Kim Foxx, Lisa Madigan describe enduring sexual harassment in new book

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Cook County State’s Attorney Kim Foxx (left) and Illinois Attorney General Lisa Madigan | Sun-Times file photos

Cook County State’s Attorney Kim Foxx claims in a new book that her predecessor Anita Alvarez looked the other way despite multiple complaints of sexual harassment against a former division chief in her office.

Foxx is among 17 women from across the Illinois political sphere — including Illinois Attorney General Lisa Madigan and Chicago City Clerk Anna Valencia — who detail their experiences of sexual harassment in former Daily Herald reporter Kerry Lester’s book “No, My Place,” which was released Wednesday.

In the book, Foxx tells of “a chief in our division who was known for everything from literally looking up women’s skirts to saying he wanted his own pretty, female intern, to asking a young woman” about performing oral sex.

Foxx says she “lobbied to get this guy fired. Problem was, he was very good friends with the former state’s attorney.”

Alvarez — who is not named in the book, referred to only by title — could not immediately be reached for comment Wednesday night.

Foxx describes a tearful farewell speech that Alvarez delivered at a 2012 retirement party for the unnamed harasser.

“And it was in that moment that I knew nothing was ever going to change there,” Foxx is quoted as saying. “It’s a fruitless effort when the boss knows the predator and says, ‘He’s a good dude.’ That was it for me, and even though he was retiring, I knew I couldn’t work for her, or work there, any longer.'”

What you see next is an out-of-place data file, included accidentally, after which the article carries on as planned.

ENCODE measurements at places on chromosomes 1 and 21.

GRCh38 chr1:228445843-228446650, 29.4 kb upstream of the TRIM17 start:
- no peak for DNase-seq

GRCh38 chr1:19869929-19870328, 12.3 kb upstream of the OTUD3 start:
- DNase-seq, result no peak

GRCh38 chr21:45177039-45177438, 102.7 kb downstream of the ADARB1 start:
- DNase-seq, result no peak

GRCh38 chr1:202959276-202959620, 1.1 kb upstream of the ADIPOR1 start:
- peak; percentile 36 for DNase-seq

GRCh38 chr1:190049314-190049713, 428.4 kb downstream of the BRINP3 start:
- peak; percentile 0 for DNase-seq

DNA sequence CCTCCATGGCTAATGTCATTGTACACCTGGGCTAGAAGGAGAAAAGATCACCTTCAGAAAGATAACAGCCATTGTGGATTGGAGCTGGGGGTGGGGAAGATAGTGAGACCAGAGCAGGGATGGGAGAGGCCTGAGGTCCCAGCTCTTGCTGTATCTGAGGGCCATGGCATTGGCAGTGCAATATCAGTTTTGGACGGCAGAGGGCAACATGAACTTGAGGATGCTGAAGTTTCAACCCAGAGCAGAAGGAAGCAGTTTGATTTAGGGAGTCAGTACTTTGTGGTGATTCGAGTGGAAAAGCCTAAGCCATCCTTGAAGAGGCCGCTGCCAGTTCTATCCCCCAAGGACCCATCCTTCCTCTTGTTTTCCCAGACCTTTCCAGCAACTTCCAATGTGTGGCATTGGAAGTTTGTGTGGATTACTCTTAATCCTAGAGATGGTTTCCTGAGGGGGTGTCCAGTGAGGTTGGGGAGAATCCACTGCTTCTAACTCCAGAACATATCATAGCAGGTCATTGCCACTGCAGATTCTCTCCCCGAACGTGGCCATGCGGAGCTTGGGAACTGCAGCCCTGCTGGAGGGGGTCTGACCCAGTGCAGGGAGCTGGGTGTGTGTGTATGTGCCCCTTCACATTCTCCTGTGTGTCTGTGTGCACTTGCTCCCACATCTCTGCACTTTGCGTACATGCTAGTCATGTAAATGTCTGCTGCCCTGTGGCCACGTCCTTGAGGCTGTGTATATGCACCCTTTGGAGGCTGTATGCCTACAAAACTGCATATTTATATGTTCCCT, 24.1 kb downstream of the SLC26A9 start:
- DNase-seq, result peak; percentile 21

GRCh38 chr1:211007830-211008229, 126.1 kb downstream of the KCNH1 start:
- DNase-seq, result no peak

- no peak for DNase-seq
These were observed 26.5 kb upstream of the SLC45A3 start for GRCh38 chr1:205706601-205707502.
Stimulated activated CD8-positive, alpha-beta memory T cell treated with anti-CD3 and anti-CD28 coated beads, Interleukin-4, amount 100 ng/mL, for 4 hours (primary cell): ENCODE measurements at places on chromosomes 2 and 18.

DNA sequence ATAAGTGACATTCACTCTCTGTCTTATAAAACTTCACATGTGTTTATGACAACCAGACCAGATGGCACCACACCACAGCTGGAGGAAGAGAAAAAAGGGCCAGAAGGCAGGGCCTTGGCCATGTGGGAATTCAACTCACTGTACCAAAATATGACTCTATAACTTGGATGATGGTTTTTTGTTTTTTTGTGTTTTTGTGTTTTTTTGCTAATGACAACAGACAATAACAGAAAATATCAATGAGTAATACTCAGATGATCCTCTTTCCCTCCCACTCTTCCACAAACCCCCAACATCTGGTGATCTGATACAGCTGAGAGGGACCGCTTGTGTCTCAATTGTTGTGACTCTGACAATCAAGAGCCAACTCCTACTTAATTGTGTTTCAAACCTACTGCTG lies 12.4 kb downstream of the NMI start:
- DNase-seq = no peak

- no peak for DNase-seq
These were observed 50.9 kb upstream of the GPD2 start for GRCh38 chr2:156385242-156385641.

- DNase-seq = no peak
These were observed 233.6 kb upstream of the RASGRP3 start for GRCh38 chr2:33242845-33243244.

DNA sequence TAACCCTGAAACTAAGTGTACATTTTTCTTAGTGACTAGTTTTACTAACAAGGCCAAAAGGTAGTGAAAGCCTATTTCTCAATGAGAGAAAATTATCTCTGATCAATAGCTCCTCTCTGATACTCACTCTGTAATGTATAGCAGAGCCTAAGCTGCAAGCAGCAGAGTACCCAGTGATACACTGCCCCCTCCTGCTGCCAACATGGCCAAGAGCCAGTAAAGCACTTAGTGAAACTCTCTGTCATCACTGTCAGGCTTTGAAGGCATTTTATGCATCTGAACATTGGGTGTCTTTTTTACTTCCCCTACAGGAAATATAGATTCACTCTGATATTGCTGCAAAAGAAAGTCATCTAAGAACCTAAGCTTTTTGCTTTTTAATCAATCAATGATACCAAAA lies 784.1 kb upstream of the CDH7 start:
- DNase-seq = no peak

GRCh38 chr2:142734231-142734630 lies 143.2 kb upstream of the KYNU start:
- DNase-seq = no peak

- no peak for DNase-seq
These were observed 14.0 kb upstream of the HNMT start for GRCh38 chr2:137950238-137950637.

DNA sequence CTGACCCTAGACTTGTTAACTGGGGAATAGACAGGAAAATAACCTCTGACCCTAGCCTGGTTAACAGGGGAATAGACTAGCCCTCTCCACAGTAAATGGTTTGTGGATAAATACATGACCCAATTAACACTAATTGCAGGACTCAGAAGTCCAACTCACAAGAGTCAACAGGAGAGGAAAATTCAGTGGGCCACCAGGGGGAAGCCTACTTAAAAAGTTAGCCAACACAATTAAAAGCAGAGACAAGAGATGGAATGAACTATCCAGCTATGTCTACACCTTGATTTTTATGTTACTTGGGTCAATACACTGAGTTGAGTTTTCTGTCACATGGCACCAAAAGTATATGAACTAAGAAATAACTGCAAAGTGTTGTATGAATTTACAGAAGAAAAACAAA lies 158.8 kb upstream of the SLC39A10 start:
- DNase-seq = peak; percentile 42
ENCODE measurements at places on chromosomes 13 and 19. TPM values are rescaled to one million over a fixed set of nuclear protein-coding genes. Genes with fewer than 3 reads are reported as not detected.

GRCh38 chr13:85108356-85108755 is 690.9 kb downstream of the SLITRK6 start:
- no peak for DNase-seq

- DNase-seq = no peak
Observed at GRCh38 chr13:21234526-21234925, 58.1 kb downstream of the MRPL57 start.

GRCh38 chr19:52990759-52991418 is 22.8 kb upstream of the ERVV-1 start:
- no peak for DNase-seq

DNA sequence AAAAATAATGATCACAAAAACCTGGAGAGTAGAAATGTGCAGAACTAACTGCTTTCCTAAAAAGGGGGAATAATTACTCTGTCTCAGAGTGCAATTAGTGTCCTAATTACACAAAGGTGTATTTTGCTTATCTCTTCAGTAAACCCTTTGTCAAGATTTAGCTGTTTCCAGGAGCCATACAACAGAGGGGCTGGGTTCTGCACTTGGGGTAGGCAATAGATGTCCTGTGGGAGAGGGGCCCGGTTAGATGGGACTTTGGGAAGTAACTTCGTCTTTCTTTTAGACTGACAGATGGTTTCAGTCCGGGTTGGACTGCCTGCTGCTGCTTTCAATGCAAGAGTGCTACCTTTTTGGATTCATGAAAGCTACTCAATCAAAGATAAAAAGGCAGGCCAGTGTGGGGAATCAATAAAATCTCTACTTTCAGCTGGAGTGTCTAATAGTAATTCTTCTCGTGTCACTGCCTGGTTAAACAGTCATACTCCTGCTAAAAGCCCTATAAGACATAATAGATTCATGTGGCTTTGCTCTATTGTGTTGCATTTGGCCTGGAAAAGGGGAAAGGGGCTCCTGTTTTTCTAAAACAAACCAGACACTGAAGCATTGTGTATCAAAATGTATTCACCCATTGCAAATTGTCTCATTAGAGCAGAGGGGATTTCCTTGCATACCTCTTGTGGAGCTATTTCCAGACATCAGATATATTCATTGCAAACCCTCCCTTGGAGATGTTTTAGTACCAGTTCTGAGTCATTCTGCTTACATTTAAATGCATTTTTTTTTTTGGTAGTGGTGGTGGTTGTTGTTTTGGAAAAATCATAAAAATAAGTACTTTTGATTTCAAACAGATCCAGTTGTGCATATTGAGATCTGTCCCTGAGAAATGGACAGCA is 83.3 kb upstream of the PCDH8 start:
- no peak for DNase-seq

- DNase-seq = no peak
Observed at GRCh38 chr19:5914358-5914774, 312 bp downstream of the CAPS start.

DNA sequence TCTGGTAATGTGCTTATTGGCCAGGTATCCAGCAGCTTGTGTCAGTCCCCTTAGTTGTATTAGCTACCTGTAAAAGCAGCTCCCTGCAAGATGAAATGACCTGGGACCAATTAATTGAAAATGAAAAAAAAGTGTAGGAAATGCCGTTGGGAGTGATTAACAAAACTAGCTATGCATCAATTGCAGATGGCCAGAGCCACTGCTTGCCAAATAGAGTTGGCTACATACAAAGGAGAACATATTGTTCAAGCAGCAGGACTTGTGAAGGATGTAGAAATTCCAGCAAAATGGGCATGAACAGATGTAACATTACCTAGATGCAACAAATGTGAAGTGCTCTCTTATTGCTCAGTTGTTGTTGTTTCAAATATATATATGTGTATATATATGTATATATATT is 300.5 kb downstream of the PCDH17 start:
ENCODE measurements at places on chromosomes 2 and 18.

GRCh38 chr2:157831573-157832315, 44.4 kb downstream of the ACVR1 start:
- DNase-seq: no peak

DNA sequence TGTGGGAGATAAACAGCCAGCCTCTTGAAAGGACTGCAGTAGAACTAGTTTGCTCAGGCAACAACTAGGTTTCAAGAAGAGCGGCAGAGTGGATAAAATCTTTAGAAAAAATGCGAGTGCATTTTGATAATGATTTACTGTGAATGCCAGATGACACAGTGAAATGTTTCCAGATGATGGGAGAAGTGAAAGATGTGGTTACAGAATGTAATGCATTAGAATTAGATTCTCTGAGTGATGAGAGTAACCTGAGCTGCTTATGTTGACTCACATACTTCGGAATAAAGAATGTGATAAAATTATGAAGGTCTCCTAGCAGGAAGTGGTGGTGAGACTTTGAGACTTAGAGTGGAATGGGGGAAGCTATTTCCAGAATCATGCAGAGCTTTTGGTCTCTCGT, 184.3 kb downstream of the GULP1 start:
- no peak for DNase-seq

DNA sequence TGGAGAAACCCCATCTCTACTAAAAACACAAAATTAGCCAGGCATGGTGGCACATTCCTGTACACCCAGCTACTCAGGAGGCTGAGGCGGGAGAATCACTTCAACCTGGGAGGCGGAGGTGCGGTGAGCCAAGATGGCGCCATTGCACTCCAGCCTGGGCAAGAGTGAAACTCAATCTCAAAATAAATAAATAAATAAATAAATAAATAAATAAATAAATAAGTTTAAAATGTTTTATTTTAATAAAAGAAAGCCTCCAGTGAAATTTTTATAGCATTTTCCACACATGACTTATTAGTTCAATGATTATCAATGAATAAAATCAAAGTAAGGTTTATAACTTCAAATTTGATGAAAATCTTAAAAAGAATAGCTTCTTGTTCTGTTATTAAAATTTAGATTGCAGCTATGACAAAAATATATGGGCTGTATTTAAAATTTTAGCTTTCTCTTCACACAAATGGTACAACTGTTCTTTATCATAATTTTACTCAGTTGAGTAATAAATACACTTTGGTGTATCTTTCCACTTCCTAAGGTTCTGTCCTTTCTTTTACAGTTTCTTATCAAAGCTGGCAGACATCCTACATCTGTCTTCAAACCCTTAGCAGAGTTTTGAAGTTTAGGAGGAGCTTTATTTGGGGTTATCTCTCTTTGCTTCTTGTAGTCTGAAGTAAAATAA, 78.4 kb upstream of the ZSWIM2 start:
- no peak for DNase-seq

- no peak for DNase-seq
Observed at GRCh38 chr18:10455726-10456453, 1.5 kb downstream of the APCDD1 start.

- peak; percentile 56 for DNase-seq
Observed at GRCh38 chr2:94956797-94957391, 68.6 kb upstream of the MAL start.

In her chapter of the book, Madigan speaks more generally about “inappropriate and uncomfortable comments” made to her at political events she attended with her parents.

“When as a state senator, a man would come to my office or serial call my phone and leave 30, 40, 50 messages a day, I snuck around the Capitol to try and avoid him,” Madigan says.

Valencia describes being pulled aside by an older female colleague while working in the state Senate, being told to go straight home after work, and not out to Springfield bars, to avoid being “labeled a slut.”

The city clerk says she took the advice. “But I also kept my head down, and didn’t speak up about all the slut shaming that went on down there. I regret that when I think about it now,” she says in the book.

Lester said that, as the #MeToo movement bubbled up nationally last summer, she began pursuing the book after more than 150 women from across state politics signed open letter detailing a culture of sexual harassment in Springfield.

“I found that many of my colleagues, sources and friends were all sharing stories,” Lester said. “You read about the #MeToo movement, but I didn’t feel like the breadth and depth of it was being adequately captured in Illinois.”

Lester said she talked to about two dozen women over two and a half months of reporting for the book, though some were not willing to go on the record for fear of workplace retaliation.

“My attempt was to show that every woman was affected by this, and it shapes how she approaches her job,” she said.

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